The first time I heard about New Zealand’s famous Great Walks, Uschi and I were camping in Nova Scotia on Cape Breton Island. We got to chatting with another couple at our campground, and they told us about their experiences travelling throughout Australia and New Zealand, mentioning ten beautiful multi-day walks that exist in New Zealand. According to them, these walks offer incomparable views, and are DEFINITELY worth doing.
This little tidbit of information slipped my mind until we arrived in New Zealand, when thoughts of these magical walks were rekindled by the gorgeous scenery and my desire to explore.
While working in Franz Josef I began researching the walks (surprise surprise), and ended up devoting many hours to finding out everything I could about these tracks.
Essentially, New Zealand's Great Walks are multi-day tracks maintained by the Department of Conservation (DOC), ranging in length and difficulty, displaying some of the most spectacular and diverse landscapes New Zealand has to offer.
Trampers (New Zealand's term for hikers/backpackers), can plan their trip by visiting the DOC website to book campsites or huts to stay in during their journey. Campsites cost less than huts, although depending on the track and the unpredictability of the weather in the area, for some, staying in a hut might be worth the extra cash.
The costs and specifications range slightly depending on the track. For example, the more popular Milford Track in Fiordland National Park requires trampers to stay in huts rather than campsites and the track often books up months in advance for the high season (October-April). Trampers often book up to nine months in advance to hike what some say is the most beautiful track in New Zealand, and possibly the world.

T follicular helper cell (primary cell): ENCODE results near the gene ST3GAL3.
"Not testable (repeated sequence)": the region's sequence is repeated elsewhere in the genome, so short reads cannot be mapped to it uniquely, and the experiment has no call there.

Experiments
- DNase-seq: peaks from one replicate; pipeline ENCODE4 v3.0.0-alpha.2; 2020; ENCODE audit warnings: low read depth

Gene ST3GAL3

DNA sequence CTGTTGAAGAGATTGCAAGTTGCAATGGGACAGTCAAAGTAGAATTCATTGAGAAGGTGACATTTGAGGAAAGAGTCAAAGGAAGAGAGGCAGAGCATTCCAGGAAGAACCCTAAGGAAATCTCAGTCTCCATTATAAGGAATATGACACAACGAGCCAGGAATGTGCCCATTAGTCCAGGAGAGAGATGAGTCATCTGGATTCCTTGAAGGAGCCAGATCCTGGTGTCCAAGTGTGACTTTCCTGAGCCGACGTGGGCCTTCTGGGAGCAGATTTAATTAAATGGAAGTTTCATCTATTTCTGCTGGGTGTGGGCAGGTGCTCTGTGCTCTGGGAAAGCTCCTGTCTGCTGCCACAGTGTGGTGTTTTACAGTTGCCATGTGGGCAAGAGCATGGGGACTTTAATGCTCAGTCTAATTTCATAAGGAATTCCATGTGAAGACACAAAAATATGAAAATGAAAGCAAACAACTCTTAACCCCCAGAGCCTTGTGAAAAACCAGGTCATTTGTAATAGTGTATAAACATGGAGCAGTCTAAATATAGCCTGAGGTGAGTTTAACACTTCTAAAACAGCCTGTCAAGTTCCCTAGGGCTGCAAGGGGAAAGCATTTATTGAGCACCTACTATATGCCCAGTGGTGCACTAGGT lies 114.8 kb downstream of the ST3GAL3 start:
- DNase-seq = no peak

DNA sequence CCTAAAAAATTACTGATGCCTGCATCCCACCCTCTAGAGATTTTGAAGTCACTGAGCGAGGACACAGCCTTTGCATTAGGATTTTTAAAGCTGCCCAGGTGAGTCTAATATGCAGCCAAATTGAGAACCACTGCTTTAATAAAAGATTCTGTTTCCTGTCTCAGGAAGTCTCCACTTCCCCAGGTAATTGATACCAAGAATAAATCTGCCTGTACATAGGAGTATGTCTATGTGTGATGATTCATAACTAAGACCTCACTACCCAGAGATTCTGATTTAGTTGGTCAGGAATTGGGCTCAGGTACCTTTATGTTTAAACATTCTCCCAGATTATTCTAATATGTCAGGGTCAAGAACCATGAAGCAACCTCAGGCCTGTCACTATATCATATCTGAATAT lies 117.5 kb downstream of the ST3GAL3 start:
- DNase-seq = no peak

Costs for the tracks are considerably lower for New Zealand residents, and for both residents and visitors during the low season (May-October) when the weather is less savoury.
But despite how or when you choose to tramp, with the scenic mountain views, coastal beaches, lush rainforest, rugged bush, and awe-inspiring volcanoes, there is a Great Walk for everyone!
See for yourself and take a peak at the DOC's website to learn the unique features of each walk.
While of course Uschi and I would love to hike them all, there are several factors which we needed to consider when choosing which Great Walks we would be able to complete.
We are only planning to be in New Zealand for one year (if not slightly longer), which means one high season. Because many of the tracks book up quickly, and because we did not book before we arrived in the country, it will be impossible for us to book some of the more popular tracks for this season. And completing the tracks in low season is often more difficult due to bad weather conditions.
The walks must be planned and booked in advance, requiring us to know where we will be and when, and because we are both working and travelling we are unable and unwilling to set ourselves to a rigid schedule.
The walks cost money, and while to us it is undoubtedly worth the expense, to book ten Great Walks all during the same high season would be extremely expensive. Especially when the gear needed for each track can vary based on weather conditions, landscape etc...
So we were left to choose.
Which tracks would suit our needs, AND be available to us?